No, an abstract class does not have a constructor because it is never instantiated (made into an object). There is nothing to "construct."
The abstract class just provides default methods and variables for any subclass to inherit. Nothing happens to the abstract class when a subclass is instantiated, you just automatically have all the methods* and variables* when you extend the abstract class. It also can be used to require a subclass to override (or re-define) certain methods.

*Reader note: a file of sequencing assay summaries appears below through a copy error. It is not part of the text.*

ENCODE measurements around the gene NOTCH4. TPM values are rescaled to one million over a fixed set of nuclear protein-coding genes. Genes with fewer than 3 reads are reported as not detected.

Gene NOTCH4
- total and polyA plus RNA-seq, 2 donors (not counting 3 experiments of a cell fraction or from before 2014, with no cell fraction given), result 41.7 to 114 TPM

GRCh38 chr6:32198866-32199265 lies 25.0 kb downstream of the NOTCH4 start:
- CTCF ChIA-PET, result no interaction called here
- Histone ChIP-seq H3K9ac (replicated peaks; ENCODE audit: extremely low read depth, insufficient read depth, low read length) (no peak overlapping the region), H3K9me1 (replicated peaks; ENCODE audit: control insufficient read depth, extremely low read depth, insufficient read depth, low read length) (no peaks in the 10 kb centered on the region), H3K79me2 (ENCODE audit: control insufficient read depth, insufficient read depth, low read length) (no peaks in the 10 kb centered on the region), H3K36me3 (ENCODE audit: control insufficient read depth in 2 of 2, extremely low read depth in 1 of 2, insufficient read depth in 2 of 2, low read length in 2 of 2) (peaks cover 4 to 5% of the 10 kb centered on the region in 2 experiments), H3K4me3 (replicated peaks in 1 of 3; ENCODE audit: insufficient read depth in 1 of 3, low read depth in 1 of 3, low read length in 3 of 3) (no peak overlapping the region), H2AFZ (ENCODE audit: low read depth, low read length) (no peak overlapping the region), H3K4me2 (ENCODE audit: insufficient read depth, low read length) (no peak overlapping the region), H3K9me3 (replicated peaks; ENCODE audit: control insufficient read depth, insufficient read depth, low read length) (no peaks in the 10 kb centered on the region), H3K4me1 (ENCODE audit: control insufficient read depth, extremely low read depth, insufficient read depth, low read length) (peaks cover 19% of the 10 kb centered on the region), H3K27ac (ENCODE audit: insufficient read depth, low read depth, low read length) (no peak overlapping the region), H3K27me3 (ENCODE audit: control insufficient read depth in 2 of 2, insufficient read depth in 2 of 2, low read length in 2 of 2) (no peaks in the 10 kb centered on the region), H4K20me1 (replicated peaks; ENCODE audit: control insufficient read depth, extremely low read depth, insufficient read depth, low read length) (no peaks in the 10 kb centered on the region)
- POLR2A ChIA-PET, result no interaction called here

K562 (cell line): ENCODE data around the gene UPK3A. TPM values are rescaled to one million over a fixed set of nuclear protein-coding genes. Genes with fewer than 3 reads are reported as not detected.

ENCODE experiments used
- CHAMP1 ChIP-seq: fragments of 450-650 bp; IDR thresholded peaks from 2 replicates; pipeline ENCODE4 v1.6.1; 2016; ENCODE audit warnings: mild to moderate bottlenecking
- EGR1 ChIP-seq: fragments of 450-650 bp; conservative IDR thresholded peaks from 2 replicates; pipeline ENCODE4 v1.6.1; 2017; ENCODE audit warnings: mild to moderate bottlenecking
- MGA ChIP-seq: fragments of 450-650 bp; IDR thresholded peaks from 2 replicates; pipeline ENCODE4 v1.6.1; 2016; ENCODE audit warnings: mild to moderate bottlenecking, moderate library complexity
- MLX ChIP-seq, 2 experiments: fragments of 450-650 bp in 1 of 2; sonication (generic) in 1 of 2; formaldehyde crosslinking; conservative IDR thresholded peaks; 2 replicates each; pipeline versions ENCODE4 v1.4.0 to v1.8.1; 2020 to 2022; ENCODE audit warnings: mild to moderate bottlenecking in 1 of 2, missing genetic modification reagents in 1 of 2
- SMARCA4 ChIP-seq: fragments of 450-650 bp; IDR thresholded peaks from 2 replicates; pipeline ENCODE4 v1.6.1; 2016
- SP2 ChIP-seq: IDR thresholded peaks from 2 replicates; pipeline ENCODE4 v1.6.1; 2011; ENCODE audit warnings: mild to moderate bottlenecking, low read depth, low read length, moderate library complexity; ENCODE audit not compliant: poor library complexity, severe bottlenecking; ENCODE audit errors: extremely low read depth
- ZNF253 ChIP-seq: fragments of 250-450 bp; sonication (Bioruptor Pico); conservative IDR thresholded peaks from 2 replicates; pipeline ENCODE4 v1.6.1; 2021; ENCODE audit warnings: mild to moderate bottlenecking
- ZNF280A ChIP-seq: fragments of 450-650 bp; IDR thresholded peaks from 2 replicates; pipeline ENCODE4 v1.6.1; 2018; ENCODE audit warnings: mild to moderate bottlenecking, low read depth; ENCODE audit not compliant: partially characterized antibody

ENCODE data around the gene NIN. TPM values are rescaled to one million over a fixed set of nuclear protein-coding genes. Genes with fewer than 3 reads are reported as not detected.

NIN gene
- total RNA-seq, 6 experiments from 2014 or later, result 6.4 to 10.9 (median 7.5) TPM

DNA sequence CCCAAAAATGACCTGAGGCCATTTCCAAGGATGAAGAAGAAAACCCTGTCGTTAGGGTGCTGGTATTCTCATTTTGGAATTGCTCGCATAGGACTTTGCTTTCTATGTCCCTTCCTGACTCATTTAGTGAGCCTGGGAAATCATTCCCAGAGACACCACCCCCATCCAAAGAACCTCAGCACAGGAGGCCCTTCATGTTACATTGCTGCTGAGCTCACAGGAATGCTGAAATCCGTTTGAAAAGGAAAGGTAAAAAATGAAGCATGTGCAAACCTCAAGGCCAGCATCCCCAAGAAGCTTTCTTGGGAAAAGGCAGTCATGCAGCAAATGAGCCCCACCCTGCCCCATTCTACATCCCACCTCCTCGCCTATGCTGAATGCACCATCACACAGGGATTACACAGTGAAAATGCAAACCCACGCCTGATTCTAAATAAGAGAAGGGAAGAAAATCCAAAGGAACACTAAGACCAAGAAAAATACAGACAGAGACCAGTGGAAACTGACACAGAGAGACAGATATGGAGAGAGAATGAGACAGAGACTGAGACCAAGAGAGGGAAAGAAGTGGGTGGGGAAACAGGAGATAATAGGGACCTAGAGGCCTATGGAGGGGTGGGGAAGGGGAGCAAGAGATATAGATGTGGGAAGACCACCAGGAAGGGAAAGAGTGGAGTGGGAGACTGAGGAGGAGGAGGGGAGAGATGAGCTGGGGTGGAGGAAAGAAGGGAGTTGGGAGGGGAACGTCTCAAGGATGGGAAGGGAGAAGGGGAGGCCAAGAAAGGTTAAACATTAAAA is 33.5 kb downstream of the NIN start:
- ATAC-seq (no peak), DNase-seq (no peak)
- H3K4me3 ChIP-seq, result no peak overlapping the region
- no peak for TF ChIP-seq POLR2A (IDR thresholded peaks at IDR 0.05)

*depending on their access modifiers like private or public
When a new BasketBall object is created the JVM calls its constructor, but doesn't complete. Before it does BasketBall's super type constructor is called and if that object has a super type then its constructor is called before that completes, otherwise BasketBall's super type constructor completes and then BasketBall's constructor completes. All objects in java are created this way.